Hanging Slab Gully
|984 page views|
|Type: ||Ice, 3 pitches, 300', Grade II|
|Consensus: ||WI3 [details]|
|Season: ||cold (inversion weather can work)|
|Submitted By: ||Brian in SLC on Dec 2, 2009|
BETA PHOTO: Hanging Slab Gully ice climb. Hanging Slab on the...
A short steep section of ice with an upper lower angle gully in a nice location.
Pitch 1: 60 feet of ice with two short steps (8 feet and 15 feet). Ends in a fixed anchor perfect for catching a few extra laps or schooling folks. Right side of the falls has fun features linkable in little to no ice conditions.
Pitch 2+: Continue up low angle gully. At 120 feet thereís a tree with a sling for a rappel up on the climberís right and at another 120 feet above that, thereís another tree on the climberís right with a rap sling as well.
Note: take care with any new snow or rapidly changing temperatures as the gully above would be an avalanche chute (note how far up that gully is missing trees).
This ice climb is located to the east of Super Slab and to the west of Hanging Slab. Locate the distinctive cut out where the hanging slab has pulled out of the cliff above and just to the right, thereís a gully: voila, thatís the climb. Easily scoped from the road in LCC. When the snow gets deeper near the mouth of Little Cottonwood, this climb goes under.
Use the standard approach for Trench Warfare or the Steinfell Route, taking note the old remnants of a road and quarry efforts in the area. Couple options for approach. Cross the creek, go up through the woods and instead of aiming for the gully directly, stay left in the pine trees following a faint trail which leads to Trench Warfare area, then when nearly to that route (big slab with alcove under it and a roof crack) cut right to the gully.
Or, hike in from the right side and follow the lower angle gully to the base of the route. Can be a bit brushy and scrambly.
Selection of ice screws. If venturing above the initial steep falls, might be prudent to toss in a selection of pitons should the ice be thin and protection desired.
Slings on trees on the upper pitches were in place for the 2004/2005 season.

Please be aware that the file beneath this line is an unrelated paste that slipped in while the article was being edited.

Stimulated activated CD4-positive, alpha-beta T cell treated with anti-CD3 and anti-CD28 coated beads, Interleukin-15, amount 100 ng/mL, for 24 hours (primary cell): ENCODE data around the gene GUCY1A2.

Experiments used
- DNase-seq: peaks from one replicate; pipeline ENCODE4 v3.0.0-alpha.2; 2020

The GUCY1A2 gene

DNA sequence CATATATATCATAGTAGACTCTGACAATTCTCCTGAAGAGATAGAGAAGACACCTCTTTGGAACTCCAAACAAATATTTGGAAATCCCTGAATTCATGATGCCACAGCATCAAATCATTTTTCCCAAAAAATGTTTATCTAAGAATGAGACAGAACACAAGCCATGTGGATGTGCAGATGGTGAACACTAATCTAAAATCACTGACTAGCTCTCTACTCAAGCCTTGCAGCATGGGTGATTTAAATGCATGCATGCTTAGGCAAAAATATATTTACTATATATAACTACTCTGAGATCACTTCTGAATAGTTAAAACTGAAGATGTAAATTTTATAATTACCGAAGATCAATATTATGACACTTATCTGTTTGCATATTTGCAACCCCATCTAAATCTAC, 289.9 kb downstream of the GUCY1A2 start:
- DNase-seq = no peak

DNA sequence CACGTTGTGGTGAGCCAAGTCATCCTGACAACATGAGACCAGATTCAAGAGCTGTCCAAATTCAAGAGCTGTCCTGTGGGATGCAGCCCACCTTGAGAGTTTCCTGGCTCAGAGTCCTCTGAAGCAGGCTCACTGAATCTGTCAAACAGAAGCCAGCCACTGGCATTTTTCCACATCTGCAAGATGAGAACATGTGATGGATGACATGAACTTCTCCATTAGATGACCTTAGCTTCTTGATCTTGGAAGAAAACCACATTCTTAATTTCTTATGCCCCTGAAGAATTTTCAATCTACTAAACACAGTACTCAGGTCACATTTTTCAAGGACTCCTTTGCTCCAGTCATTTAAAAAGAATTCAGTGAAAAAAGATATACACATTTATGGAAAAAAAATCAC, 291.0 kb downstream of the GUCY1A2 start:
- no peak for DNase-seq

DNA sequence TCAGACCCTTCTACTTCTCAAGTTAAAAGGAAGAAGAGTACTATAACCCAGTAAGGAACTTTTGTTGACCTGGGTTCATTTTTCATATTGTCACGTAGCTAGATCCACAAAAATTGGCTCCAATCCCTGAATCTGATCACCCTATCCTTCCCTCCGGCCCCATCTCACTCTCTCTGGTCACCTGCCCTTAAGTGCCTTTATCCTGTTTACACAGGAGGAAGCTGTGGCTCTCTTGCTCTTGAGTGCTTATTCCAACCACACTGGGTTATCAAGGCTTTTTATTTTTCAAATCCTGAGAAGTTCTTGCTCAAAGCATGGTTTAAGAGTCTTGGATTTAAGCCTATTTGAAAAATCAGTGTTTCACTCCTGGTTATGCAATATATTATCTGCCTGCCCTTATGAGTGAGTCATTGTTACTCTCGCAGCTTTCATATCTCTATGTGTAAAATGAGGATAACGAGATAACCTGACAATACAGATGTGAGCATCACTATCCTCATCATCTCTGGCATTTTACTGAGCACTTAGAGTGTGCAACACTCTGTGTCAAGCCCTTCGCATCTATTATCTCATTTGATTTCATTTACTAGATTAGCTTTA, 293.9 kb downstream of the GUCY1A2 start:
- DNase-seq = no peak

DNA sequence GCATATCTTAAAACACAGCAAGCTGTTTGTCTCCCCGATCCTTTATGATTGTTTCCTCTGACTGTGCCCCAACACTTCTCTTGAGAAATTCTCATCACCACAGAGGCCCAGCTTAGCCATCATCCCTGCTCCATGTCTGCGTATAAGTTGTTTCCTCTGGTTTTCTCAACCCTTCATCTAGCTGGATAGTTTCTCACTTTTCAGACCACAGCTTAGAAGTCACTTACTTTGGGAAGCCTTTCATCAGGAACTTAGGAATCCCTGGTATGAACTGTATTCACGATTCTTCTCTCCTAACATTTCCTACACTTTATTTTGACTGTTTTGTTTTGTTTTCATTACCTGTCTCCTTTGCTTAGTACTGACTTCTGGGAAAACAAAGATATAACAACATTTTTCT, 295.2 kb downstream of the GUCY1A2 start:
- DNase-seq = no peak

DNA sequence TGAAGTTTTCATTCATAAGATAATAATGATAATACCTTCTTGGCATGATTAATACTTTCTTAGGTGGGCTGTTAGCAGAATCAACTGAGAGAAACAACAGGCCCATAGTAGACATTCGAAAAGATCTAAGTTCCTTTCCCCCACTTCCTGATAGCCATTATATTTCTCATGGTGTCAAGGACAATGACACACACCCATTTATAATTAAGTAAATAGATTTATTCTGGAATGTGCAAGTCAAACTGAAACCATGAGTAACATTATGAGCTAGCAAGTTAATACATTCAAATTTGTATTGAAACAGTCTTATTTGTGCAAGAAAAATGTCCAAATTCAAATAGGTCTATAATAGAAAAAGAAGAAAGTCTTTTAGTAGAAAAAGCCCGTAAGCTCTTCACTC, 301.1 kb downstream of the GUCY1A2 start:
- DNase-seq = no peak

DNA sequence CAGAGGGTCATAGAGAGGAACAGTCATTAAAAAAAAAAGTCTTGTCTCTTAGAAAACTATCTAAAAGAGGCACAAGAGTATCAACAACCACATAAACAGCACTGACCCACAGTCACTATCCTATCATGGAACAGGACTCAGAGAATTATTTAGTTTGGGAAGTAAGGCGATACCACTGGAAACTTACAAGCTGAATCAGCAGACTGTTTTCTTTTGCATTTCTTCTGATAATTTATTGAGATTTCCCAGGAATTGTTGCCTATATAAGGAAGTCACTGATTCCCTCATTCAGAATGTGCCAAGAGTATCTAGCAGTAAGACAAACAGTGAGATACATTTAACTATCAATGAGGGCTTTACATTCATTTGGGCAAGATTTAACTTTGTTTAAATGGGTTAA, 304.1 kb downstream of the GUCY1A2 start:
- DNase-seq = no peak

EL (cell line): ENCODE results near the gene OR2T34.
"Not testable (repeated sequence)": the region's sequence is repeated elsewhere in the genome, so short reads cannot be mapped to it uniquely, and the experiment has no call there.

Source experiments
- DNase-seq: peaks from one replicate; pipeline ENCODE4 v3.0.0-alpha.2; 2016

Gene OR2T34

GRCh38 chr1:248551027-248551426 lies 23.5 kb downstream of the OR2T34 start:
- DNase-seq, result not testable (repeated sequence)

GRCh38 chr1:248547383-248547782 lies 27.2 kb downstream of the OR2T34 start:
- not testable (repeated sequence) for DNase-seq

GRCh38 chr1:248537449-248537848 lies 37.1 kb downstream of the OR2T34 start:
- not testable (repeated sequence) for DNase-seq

First short pitch has a fixed anchor with rappel rings.
Hanging Slab ice climb first pitch belay.
Looking down the first pitch of the Hanging Slab G...
Upper lower angle gully of Hanging Slab Gully.
Hanging Slab Gully first pitch in thin, wet condit...
Right side of p1 of Hanging Slab Gully is "doable"...
|Comments on Hanging Slab Gully
Dec 3, 2009
This is a fun little climb. Get on it now...as soon as more snow comes, it gets buried.
Dec 3, 2009
As I recall, there's a new-ish three-bolt anchor atop the first pitch, on the east (up-canyon) side of the gully. Are they your doing? Was the anchor installed to provide a descent for the ice climb itself, or has there been activity higher, on Allen's ridge, perhaps? S
|By Brian in SLC|
Dec 3, 2009
Nah, anchor's not mine (that big tree woulda worked for me!). But, they've been there since at least 2004. I seem to recall I met the guy who placed them, and, the idear was that it was a good spot to take beginners to learn them some ice climbing, without having to go to the crowded first pitch of Stairway or the bicycle (GWI).
Was looking pretty doable yesterday (12/2/09). I never see anyone on it. Be a good venue for folks looking to get a bit of climbing in, but, not wanting to hassle with the herd up canyon.
Dec 5, 2009
I can see how that huge dead tree will eventually succumb. The bolter must have anticipated quite a crowd at that first belay: 3 Fixe anchor bolts with double rap rings.
With a 70m rope we rapped from the green sling on the little tree on the right at the top of the 2nd pitch. We noticed a beat up red sling on climbers right around an old rotten mini-stump of a tree. That was jingus looking so we traversed left to a couple of more robust looking but smallish trees and then down to the bolted anchors. So bring some slings.
Dec 7, 2009
It also wouldn't hurt to hack a few saplings that are close to this rap Ten describes.
Fun route--easy after the 1st bit and w/an alpine feel.